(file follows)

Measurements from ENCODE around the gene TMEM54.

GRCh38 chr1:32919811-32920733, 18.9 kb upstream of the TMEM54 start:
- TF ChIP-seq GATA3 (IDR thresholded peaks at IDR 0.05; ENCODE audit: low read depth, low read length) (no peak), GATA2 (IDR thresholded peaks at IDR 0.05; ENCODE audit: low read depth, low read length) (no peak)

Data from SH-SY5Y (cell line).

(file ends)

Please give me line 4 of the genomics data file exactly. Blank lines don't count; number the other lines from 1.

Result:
Data from SH-SY5Y (cell line).